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In this method more than one stain is employed. In some method the stains are applied separately, while in other method they are mixed and applied in one application. These procedures show differences between the cells or parts of a cell and can be used for of identification. The two most important differential stains used by bacteriologists are Gram stain and Acid Fast stain. The differences between simple and differential staining are shown in Table 3.3.
The Gram’s stain technique was developed by Danish Bacteriologist Hans Christian Gram in 1884. It is one of the most useful staining methods because it classifies bacteria into two large groups namely Gram positive and Gram negative. In this method, the fixed bacterial smear is subjected to staining reagents in the order of sequence listed below:
The organisms that retain the colour of the primary stain are called Gram positive and those that do not retain the primary stain when decolorised and take on the colour of the counter stain are called Gram negative.
Mordants: Mordants are not dyes. They are important to increase the biological specimen’s affinity for a dye. Some stains never stain the cells or its components unless treated with a mordant. The mordant becomes attached to a cell or its components and then combines with the stain to form an insoluble colour complex.
Gram’s Staining comprises of four steps:
Step 1: A heat fixed smear is covered with a basic violet dye, Example: Crystal violet. This stain imparts its colour to all cells. It is referred to as a primary stain, since it is applied first.
Step 2: After a short time, the slide is washed off and the smear is covered with iodine, a mordant. At this stage both Gram positive and Gram negative bacteria appear dark violet.
Step 3: Next, the slide is decolurized with alcohol or an acetone alcohol solution. This solution is a decolurizing agent, which removes the primary stain from the cells of some species but not from others.
Step 4: The slide is immediately washed after decolurization and the slide is then counter stained with basic fuchsin or safranin, a basic red dye. The smear is washed again, blot dried and examined under microscope (Figure 3.7).
The exact mechanism of action of this staining technique is not clearly understood. However, the most acceptable explanations are associated with the structure and composition of the cell wall.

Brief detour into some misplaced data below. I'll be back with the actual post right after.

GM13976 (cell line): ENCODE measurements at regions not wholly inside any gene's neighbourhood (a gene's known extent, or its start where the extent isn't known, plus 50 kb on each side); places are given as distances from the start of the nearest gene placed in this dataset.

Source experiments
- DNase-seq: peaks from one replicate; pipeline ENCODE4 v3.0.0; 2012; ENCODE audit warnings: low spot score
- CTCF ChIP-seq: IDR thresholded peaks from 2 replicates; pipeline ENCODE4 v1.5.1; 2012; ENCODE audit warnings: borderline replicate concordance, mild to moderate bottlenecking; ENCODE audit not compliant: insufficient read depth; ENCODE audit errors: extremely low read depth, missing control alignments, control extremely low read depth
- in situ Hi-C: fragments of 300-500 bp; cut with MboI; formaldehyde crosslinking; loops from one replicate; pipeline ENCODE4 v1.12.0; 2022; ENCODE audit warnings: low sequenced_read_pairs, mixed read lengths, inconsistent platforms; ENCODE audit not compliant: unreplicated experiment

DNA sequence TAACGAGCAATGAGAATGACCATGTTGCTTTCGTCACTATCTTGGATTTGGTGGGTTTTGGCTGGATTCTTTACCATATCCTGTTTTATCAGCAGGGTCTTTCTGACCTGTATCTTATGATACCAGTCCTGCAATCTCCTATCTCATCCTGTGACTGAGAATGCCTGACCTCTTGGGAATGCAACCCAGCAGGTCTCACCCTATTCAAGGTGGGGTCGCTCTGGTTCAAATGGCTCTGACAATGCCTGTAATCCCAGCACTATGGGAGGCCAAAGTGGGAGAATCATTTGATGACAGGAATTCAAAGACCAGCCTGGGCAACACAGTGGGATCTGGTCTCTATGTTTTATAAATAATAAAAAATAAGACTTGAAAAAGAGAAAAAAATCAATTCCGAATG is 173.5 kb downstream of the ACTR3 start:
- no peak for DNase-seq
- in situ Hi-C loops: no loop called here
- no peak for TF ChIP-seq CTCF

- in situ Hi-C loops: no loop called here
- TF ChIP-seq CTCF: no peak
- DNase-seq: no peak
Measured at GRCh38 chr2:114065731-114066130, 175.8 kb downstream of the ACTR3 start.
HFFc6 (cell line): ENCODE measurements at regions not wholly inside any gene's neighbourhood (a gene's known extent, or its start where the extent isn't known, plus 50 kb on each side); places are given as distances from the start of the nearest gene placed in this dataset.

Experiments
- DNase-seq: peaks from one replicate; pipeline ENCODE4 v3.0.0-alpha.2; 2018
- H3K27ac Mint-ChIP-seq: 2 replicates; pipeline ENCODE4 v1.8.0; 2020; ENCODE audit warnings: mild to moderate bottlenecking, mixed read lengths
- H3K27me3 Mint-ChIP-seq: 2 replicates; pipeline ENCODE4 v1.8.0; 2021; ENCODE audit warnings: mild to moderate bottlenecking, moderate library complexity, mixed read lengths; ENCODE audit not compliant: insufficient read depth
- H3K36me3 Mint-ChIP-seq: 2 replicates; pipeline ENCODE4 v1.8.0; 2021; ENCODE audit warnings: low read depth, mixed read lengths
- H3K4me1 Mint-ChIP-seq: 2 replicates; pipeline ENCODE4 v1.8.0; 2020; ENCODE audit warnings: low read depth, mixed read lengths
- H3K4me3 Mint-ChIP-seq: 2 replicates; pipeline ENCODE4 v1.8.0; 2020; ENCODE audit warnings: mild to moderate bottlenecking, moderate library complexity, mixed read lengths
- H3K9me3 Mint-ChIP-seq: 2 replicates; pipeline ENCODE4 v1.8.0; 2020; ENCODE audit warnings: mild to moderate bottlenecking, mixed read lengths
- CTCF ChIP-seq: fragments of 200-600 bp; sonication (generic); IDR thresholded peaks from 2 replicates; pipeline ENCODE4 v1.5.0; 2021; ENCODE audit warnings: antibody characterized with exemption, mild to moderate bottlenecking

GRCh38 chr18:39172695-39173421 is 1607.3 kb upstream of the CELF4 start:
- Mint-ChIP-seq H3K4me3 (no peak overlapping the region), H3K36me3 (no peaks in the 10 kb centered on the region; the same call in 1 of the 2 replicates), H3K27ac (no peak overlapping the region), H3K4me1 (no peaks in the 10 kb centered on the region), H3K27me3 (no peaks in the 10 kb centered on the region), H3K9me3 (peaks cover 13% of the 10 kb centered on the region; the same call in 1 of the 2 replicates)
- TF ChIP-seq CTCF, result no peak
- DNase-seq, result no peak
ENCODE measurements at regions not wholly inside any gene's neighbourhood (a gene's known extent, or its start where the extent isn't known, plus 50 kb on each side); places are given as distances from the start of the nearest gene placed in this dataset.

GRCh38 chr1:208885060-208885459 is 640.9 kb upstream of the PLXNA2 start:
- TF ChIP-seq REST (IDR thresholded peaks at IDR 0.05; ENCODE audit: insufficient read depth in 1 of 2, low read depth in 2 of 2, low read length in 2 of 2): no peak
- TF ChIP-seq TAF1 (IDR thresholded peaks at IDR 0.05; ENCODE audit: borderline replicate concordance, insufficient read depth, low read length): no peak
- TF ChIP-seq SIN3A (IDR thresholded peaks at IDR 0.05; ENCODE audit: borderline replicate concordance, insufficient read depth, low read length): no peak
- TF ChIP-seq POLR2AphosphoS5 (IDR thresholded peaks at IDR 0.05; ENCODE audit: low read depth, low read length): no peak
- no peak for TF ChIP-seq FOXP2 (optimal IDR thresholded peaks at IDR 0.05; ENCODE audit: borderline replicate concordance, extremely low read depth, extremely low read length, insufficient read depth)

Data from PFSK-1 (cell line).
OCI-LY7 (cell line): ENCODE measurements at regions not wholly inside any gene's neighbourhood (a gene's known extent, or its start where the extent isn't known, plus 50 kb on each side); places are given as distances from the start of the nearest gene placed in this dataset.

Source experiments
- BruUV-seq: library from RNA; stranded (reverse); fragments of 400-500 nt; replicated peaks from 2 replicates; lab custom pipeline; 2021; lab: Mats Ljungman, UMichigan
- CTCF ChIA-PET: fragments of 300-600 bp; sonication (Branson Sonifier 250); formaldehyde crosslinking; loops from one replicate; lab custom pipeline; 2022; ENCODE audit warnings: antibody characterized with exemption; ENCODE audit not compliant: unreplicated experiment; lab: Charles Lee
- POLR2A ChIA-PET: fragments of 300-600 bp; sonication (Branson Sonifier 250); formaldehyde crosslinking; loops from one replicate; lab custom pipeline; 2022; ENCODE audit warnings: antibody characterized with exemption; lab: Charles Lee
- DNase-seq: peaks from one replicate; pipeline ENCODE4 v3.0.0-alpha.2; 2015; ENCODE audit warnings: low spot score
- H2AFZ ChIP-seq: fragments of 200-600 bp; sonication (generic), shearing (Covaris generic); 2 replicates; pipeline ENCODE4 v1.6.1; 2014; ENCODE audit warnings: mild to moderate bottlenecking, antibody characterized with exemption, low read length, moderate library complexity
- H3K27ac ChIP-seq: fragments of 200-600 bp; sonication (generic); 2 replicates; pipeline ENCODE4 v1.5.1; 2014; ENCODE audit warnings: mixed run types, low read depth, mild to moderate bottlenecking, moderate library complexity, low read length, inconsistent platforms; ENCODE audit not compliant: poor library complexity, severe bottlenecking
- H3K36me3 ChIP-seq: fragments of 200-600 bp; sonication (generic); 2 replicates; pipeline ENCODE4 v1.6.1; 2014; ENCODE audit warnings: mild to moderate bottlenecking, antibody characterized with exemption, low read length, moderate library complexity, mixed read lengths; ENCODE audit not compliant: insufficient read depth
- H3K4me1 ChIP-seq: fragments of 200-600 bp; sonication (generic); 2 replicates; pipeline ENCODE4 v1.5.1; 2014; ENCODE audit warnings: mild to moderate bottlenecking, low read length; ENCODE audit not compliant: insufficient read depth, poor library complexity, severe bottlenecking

The cell wall of Gram positive bacteria have a thicker peptidoglycan (consists of disaccharides and amino acids) than Gram negative bacteria. Figure 3.8 depicts the cell wall of Gram positive and Gram negative bacteria.
In addition, Gram negative bacteria contain a layer of lipo polysaccharide (consists of lipids and polysaccharide) as part of their cell wall. When Crystal violet and subsequently Iodine is applied to both Gram positive and Gram negative cells, the two combine to form CV-I complex.
The cell wall of Gram positive bacteria with lower lipid content get dehydrated during alcohol treatment. The pore size decreases and the permeability is reduced. Thus, the CV-I complex cannot be extracted and the cells remain violet.
The alcohol treatment of Gram negative bacteria extracts the lipid which results in increased porosity or permeability of the cell wall. Thus, the crystal violet iodine [CV-I] complex is extracted and the bacteria are decolorized. These cells subsequently take on the colour of the counter stain basic fuchsin or safranin and appears red to pink.
This century old staining method still remains as the universal basis for bacterial classification and identification. Even with today’s elaborate and expensive medical technology, the Gram’s staining remains an important, inexpensive and unbeatable tool in the identification of pathogens.
Examination of Gram stained organisms usually provides the basis for classifying, identifying and characterizing bacteria. Gram staining of clinical specimens, however provides only a preliminary indication of the identity of the etiological agent (the organism causing the disease). Gram nature of common pathogenic bacteria is given in Table 3.4.
Gram stains of clinical specimens or of growth on culture plates are especially important in determining the most effective antibiotic for the ill patients who required immediate therapy.
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